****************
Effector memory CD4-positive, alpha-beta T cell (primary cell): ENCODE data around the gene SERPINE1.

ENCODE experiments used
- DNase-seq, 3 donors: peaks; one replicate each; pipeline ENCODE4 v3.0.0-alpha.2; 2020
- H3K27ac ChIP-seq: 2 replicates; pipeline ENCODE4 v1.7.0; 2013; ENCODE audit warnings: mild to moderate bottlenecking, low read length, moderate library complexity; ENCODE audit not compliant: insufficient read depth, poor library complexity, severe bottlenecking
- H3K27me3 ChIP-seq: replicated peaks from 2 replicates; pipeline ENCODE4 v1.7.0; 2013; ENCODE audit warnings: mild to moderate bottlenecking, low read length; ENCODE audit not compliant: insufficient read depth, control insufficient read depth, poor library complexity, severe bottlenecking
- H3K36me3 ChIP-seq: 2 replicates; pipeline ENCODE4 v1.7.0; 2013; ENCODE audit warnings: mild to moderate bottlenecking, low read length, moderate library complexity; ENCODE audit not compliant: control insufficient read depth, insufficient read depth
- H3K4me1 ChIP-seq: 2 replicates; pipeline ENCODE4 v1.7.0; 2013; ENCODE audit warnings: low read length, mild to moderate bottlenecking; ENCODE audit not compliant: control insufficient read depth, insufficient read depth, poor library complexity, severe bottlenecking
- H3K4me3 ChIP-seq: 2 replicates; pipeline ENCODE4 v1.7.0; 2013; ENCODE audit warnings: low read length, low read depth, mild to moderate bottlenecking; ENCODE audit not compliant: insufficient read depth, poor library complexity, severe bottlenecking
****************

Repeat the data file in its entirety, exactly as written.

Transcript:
Effector memory CD4-positive, alpha-beta T cell (primary cell): ENCODE data around the gene SERPINE1.

ENCODE experiments used
- DNase-seq, 3 donors: peaks; one replicate each; pipeline ENCODE4 v3.0.0-alpha.2; 2020
- H3K27ac ChIP-seq: 2 replicates; pipeline ENCODE4 v1.7.0; 2013; ENCODE audit warnings: mild to moderate bottlenecking, low read length, moderate library complexity; ENCODE audit not compliant: insufficient read depth, poor library complexity, severe bottlenecking
- H3K27me3 ChIP-seq: replicated peaks from 2 replicates; pipeline ENCODE4 v1.7.0; 2013; ENCODE audit warnings: mild to moderate bottlenecking, low read length; ENCODE audit not compliant: insufficient read depth, control insufficient read depth, poor library complexity, severe bottlenecking
- H3K36me3 ChIP-seq: 2 replicates; pipeline ENCODE4 v1.7.0; 2013; ENCODE audit warnings: mild to moderate bottlenecking, low read length, moderate library complexity; ENCODE audit not compliant: control insufficient read depth, insufficient read depth
- H3K4me1 ChIP-seq: 2 replicates; pipeline ENCODE4 v1.7.0; 2013; ENCODE audit warnings: low read length, mild to moderate bottlenecking; ENCODE audit not compliant: control insufficient read depth, insufficient read depth, poor library complexity, severe bottlenecking
- H3K4me3 ChIP-seq: 2 replicates; pipeline ENCODE4 v1.7.0; 2013; ENCODE audit warnings: low read length, low read depth, mild to moderate bottlenecking; ENCODE audit not compliant: insufficient read depth, poor library complexity, severe bottlenecking